Whereas all fillings for front teeth today are done with different shades of white composite resin materials, fillings for back teeth can be done with either white composite resins, gold, or silver amalgam.The fees for white fillings on back or posterior teeth are usually more than for silver fillings because white fillings generally take longer to complete. But the white fillings look so natural that the untrained eye cannot detect a filling is there.The American Dental Association has determined that silver fillings are safe, economical, and long lasting restorations that enable patients to keep their back teeth. It’s not uncommon to see silver fillings to still be in place after 50 years! However, the silver filling is not as esthetic as a white one.In the photographs above, the two teeth have fillings. In the photograph below, the silver is quite noticeable, but the tooth colored composite resin filling in the photographs above is not detectable. The two fillings touch each other. The silver filling is made of an excellent amalgam called Tytin. The white filling is made of Herculite Ultra. Both are products of the Kerr Corporation.

Intravenous Sedation (Twilight Sleep)

Intravenous Sedation

Since 1989, many patients have been referred by other dentists to Dr. Daniel for treatment under IV Sedation for three reasons:

  • Severe phobias or fears of dental treatment that they have put off treatment for years.
  • Inability to get sufficient results from local anesthesia (numbness) for various reasons.
  • Severe gag reflexes that only sedation can enable them to complete dental procedures successfully.

Besides being relaxed, pain free, and dozing during procedures, most patients report some amnesia during the time of treatment.

Dr. Daniel prefers Intravenous Sedation over oral sedation because it is more predictable and the drugs can be immediately reversed if necessary.

The patient pictured to the left, Don C. says, “My first time under sedation at Dr. Daniel’s office I thought I was being asked to change chairs before the procedure began, but I was shocked when they told me I was done already and could go home. I couldn’t believe it, I didn’t remember a thing and what a restful sleep. Sedation is the way to go. You sleep and it’s over. No drill sounds, no pain, just restful sleep and it’s over.”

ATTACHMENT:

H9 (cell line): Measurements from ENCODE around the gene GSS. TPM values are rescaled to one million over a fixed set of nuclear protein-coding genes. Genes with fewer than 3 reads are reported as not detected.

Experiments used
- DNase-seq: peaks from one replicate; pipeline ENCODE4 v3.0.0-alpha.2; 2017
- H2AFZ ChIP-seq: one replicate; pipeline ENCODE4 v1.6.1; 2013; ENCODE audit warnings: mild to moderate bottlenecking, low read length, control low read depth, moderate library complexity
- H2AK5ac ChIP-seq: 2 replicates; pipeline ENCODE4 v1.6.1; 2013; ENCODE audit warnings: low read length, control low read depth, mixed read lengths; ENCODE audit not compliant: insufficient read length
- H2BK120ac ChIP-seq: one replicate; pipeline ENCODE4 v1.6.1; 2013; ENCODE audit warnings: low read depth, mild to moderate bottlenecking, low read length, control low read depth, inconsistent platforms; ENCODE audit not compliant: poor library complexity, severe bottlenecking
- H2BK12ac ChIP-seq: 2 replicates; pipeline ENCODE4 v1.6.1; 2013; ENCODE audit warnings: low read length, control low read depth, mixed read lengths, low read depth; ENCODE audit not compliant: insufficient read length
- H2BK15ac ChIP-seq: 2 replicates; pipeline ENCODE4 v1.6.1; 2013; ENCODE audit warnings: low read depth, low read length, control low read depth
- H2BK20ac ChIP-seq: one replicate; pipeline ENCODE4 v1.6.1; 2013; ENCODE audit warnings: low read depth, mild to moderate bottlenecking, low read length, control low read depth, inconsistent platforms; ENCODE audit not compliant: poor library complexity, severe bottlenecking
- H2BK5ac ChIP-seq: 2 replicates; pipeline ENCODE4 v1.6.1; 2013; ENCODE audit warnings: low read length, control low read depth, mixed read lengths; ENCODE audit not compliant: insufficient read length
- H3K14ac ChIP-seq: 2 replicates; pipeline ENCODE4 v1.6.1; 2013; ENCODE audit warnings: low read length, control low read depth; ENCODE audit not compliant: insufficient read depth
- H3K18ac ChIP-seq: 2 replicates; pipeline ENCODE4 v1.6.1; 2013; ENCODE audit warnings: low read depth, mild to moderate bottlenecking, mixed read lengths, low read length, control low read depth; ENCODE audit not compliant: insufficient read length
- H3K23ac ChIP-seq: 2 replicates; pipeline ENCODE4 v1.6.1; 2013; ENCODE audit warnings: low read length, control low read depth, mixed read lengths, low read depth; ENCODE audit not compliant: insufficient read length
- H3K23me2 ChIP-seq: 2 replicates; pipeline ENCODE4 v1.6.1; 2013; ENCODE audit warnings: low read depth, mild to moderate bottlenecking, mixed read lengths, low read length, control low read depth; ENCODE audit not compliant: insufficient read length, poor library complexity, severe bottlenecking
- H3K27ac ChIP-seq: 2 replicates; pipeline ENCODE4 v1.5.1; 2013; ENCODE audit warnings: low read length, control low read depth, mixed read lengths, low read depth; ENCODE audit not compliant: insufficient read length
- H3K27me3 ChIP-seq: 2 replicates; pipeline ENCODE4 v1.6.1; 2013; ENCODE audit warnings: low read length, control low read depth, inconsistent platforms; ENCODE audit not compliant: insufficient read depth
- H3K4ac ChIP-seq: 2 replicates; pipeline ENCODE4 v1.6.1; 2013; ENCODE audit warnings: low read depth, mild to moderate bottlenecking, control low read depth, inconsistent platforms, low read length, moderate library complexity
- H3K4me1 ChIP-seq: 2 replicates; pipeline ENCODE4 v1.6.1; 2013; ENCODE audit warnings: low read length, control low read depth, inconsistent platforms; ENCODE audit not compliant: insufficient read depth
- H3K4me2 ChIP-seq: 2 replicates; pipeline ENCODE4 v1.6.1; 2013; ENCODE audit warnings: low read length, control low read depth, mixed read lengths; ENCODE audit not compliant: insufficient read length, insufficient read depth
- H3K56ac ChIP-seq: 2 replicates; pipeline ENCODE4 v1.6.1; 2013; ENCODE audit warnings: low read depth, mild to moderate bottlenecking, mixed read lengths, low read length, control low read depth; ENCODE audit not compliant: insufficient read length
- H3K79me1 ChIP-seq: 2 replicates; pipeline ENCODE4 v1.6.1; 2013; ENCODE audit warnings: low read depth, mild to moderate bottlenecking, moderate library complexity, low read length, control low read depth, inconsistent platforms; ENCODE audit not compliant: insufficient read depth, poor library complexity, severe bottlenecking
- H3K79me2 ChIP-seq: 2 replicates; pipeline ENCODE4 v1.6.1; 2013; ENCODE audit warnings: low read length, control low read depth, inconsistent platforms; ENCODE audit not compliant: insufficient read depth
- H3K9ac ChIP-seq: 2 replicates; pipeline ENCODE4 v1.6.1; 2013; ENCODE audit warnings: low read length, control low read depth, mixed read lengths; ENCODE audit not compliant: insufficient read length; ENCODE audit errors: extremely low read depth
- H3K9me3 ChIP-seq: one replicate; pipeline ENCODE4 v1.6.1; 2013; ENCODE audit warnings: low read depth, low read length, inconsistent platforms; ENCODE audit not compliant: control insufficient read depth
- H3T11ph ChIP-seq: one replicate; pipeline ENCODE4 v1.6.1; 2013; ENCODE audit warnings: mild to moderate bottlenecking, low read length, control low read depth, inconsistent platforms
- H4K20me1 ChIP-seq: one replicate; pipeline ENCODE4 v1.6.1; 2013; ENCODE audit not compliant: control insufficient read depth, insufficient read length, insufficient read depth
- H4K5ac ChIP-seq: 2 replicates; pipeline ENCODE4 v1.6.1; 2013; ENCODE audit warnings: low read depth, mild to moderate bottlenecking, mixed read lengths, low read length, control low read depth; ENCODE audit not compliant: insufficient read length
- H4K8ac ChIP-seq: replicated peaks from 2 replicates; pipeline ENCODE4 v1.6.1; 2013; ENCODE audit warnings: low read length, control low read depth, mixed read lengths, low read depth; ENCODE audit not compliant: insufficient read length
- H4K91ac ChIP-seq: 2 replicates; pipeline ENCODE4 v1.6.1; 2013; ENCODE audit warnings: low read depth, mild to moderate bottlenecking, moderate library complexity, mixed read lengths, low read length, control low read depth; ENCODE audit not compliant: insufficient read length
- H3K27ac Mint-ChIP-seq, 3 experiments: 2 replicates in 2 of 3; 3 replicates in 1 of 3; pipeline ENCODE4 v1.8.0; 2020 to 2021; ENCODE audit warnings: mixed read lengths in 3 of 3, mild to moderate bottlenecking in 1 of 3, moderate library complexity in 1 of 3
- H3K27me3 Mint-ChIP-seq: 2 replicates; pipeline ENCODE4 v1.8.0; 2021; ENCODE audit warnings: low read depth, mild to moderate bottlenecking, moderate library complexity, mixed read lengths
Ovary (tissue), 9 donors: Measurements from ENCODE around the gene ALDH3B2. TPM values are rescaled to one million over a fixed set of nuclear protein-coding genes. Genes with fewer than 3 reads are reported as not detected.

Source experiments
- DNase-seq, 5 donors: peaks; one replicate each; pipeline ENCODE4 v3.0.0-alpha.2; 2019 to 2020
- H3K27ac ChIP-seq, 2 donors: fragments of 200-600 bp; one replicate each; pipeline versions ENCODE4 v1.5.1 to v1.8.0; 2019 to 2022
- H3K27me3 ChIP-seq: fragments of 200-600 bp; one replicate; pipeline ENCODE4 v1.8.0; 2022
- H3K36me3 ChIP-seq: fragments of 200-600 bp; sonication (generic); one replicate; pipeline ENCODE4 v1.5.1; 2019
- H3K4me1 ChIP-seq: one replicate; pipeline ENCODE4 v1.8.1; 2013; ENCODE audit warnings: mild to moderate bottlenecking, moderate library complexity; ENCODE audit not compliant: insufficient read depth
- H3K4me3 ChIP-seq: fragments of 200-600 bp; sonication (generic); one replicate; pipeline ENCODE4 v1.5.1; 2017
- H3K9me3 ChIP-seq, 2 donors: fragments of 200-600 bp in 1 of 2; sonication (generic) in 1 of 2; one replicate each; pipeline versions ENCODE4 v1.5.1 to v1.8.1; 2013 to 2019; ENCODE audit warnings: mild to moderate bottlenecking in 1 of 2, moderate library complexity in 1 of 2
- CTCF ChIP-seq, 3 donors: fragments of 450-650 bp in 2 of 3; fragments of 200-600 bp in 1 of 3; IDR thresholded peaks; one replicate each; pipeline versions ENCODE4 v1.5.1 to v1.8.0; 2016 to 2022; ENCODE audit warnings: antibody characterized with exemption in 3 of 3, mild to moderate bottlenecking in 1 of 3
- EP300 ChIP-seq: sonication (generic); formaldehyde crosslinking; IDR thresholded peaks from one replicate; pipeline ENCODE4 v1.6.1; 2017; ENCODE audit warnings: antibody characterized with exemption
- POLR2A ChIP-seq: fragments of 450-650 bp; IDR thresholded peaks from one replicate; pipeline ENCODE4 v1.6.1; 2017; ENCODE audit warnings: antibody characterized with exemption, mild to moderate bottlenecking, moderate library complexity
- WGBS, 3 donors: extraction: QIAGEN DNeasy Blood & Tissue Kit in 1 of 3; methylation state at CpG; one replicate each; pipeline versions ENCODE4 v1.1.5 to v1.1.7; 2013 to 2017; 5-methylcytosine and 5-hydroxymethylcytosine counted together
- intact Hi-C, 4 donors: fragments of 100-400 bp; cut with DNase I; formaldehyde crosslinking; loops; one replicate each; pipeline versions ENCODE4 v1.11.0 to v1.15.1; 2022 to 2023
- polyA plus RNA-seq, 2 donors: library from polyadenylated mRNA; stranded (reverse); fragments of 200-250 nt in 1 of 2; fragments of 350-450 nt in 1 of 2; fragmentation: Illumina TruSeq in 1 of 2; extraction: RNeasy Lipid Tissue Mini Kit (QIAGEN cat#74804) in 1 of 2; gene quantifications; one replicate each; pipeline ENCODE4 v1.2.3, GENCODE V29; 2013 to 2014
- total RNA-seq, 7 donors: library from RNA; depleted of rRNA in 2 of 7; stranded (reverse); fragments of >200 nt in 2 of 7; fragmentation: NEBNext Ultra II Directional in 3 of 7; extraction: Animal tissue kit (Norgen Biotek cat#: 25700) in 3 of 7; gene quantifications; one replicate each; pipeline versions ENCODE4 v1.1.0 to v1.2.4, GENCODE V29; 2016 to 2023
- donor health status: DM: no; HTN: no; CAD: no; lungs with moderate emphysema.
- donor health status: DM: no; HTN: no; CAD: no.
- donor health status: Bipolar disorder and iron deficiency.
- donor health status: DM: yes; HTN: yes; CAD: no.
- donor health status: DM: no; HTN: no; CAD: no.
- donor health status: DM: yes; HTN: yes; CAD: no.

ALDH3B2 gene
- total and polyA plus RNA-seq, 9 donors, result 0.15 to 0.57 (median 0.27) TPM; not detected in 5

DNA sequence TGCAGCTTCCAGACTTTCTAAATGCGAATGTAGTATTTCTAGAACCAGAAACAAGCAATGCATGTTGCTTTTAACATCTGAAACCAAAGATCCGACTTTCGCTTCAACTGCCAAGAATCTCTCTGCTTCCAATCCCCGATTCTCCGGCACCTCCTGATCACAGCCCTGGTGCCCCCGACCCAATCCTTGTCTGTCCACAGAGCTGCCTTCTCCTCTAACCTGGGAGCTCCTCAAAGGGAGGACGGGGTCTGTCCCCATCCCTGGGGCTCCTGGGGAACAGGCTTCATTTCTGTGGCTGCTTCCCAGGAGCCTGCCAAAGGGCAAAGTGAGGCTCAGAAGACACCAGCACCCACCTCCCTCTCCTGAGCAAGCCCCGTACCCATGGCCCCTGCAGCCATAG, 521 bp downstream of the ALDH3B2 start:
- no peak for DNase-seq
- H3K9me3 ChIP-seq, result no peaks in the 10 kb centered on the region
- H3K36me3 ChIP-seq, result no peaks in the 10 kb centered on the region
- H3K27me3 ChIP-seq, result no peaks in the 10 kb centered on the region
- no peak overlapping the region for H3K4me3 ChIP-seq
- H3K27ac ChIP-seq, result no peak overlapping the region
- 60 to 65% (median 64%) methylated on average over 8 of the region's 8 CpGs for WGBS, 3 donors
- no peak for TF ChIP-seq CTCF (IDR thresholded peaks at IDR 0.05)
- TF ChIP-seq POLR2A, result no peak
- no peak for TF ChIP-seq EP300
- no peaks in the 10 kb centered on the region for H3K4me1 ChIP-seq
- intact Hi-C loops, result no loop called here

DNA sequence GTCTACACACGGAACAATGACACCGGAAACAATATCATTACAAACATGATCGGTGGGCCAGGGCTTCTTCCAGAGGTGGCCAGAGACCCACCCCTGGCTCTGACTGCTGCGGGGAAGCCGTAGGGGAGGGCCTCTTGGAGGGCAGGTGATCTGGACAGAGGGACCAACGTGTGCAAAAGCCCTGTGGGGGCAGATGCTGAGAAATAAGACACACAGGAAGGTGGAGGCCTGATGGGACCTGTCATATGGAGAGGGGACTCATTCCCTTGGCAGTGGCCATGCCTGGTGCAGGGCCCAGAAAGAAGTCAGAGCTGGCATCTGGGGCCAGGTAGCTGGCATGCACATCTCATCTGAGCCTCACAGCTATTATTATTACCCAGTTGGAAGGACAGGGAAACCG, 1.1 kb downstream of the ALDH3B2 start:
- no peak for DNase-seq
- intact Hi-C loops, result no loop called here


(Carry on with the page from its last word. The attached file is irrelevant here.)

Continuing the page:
The vital signs that are monitored when Dr. Daniel does Sedation are pulse oximetry, capnography, EKG, pulse rate, and blood pressure. Pulse oximetry measures the percent of hemoglobin in the blood that is oxygenated. Capnography shows that CO2 is being expelled by the patient.

In the photograph to the left is the CSI 8100 monitor that Dr. Daniel uses.

You can see the EKG waves in green. The amount of blood hemoglobin saturated with oxygen as a percent (pulse oximetry) is 98 and represented by the yellow graph. The white graph (capnography) shows that carbon dioxide is being expelled by the patient. The blood pressure, automatically taken at pre-set intervals, is 120/80. The heart rate is 60.

Hospital Dentistry

hospital dentistry
A patient whose health is too fragile to be treated in a private dental office can be treated under general anesthesia at Piedmont Henry Medical Center in Stockbridge by Dr. Daniel. Special needs patients, whose disabilities often include severe mental disabilities, can be treated under general anesthesia by Dr. Daniel at Piedmont Henry Medical Center. Dr. Daniel has never refused treatment to a mentally handicapped patient due to inability to pay.All patients obtaining treatment at Piedmont Henry Medical by Dr. Daniel must have a History and Physical performed by a physician who is a member of the Medical Staff at Piedmont Henry Medical.Prior to obtaining privileges at Piedmont Henry Medical, Dr. Daniel was on the Medical Staff at Georgia Baptist Hospital in Atlanta.

Copyright 2015 Dr. Randy Daniel, D.D.S.

All photographs shown are cases completed by Dr. Randy Daniel and are copyrighted.

Content may only be used with prior written permission from Dr. Randy Daniel.